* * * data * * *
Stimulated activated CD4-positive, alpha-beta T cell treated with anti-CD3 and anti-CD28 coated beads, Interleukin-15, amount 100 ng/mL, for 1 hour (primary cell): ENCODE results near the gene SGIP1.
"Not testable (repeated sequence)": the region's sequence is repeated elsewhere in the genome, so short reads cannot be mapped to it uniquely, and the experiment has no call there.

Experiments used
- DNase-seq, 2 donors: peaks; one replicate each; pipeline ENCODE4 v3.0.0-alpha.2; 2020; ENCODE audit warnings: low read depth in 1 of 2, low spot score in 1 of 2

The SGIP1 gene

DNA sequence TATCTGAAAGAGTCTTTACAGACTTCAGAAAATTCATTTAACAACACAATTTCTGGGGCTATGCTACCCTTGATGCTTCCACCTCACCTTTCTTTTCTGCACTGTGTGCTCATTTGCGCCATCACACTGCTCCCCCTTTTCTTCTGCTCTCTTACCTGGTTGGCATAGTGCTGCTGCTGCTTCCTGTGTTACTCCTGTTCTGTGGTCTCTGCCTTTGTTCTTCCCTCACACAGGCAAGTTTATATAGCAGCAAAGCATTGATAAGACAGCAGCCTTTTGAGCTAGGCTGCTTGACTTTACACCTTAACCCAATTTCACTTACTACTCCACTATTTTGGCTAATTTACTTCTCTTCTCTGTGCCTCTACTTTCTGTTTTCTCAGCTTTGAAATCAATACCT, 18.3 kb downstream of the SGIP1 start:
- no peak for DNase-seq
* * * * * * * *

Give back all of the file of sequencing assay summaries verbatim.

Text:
Stimulated activated CD4-positive, alpha-beta T cell treated with anti-CD3 and anti-CD28 coated beads, Interleukin-15, amount 100 ng/mL, for 1 hour (primary cell): ENCODE results near the gene SGIP1.
"Not testable (repeated sequence)": the region's sequence is repeated elsewhere in the genome, so short reads cannot be mapped to it uniquely, and the experiment has no call there.

Experiments used
- DNase-seq, 2 donors: peaks; one replicate each; pipeline ENCODE4 v3.0.0-alpha.2; 2020; ENCODE audit warnings: low read depth in 1 of 2, low spot score in 1 of 2

The SGIP1 gene

DNA sequence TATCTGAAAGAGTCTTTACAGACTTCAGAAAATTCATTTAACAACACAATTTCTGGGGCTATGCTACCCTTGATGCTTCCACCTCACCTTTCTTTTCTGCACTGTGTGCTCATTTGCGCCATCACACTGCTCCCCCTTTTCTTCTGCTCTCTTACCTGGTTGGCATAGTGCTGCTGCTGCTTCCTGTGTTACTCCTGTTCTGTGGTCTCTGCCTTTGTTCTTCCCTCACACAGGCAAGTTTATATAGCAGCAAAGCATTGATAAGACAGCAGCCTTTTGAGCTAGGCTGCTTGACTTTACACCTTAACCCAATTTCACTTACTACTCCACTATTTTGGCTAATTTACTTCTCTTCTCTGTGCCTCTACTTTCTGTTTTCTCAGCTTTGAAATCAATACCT, 18.3 kb downstream of the SGIP1 start:
- no peak for DNase-seq